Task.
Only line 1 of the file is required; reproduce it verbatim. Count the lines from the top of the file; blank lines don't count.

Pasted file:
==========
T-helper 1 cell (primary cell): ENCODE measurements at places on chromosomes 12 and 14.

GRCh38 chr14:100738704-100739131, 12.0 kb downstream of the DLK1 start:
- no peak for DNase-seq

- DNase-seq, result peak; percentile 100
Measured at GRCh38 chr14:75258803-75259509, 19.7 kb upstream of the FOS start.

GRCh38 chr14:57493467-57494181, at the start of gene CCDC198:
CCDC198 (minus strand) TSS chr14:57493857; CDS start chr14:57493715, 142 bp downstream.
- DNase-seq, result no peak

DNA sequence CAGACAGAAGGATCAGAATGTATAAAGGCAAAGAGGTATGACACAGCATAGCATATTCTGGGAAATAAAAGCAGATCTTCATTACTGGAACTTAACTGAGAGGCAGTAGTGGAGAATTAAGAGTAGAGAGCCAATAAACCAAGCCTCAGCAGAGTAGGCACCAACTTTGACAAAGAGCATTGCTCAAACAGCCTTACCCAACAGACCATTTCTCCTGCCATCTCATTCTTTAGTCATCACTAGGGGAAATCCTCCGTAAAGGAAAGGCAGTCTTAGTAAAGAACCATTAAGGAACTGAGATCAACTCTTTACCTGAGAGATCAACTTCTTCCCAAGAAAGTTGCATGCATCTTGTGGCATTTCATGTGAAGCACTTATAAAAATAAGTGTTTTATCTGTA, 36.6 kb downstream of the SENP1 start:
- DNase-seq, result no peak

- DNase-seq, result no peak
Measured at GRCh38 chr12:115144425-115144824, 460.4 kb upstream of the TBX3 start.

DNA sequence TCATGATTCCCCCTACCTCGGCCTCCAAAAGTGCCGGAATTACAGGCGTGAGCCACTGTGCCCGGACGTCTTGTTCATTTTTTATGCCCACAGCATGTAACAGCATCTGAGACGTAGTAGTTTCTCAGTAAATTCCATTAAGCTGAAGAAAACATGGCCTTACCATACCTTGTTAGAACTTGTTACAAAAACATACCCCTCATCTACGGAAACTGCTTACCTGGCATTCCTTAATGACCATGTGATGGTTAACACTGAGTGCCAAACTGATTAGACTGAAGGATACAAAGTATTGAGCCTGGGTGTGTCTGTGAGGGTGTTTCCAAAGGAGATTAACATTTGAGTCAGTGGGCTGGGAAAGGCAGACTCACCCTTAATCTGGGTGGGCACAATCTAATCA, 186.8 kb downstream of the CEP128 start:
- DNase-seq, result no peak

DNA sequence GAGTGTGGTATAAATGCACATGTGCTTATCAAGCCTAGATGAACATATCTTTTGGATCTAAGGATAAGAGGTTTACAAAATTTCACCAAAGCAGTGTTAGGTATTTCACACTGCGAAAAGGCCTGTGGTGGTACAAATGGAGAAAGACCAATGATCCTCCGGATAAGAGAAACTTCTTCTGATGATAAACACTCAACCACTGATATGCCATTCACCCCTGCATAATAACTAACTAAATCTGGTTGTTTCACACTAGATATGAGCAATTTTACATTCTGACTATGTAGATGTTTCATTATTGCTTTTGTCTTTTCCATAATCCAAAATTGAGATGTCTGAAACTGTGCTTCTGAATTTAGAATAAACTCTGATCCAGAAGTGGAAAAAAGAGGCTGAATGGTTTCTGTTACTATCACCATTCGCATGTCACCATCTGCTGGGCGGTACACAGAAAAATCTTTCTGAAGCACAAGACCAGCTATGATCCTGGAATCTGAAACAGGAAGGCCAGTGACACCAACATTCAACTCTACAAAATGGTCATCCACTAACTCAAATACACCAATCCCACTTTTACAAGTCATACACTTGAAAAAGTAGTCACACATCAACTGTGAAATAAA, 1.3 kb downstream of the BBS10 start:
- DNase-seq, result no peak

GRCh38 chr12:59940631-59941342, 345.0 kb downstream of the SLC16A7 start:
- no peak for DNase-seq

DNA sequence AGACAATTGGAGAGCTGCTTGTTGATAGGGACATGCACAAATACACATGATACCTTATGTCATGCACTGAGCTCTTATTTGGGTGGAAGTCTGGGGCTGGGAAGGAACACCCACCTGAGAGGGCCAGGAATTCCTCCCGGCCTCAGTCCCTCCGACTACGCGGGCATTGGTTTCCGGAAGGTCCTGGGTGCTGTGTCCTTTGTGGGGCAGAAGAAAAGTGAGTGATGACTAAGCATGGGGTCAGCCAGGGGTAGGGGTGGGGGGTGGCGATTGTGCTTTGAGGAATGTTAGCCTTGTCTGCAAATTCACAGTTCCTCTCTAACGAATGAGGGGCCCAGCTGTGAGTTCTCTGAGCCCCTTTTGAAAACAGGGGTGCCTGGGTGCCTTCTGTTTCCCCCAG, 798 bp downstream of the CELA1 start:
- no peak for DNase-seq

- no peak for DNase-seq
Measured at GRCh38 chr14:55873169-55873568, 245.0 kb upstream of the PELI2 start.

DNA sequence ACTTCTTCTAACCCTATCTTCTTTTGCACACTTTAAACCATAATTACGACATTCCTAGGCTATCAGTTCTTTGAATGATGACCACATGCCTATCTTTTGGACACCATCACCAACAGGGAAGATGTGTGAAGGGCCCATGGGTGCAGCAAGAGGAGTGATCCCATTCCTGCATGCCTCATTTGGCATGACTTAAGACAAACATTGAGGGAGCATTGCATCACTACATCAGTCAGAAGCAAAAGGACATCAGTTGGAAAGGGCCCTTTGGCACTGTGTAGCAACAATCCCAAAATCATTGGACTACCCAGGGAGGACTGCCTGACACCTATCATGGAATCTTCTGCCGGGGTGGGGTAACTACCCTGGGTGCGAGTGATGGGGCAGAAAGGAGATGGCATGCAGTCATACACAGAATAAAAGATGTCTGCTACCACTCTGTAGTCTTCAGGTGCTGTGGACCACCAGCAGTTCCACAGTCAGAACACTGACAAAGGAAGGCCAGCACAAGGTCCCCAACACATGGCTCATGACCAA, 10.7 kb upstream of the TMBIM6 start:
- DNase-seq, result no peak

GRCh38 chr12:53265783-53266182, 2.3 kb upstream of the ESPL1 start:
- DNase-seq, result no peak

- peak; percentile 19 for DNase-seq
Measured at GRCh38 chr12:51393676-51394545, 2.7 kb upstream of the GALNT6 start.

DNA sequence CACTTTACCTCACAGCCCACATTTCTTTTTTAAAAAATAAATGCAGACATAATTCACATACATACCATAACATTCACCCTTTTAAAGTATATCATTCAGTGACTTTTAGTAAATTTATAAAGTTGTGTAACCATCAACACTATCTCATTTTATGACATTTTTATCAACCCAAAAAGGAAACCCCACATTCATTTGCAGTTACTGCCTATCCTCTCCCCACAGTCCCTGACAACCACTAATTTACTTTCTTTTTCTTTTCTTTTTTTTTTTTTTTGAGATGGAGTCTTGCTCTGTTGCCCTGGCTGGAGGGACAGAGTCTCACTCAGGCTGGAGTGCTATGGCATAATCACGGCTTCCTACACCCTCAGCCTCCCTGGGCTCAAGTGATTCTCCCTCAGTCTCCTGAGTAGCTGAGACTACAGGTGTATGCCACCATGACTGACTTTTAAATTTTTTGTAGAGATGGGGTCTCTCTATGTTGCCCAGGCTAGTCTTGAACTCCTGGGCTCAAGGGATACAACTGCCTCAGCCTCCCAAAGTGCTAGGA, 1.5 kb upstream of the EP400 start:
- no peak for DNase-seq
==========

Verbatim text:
T-helper 1 cell (primary cell): ENCODE measurements at places on chromosomes 12 and 14.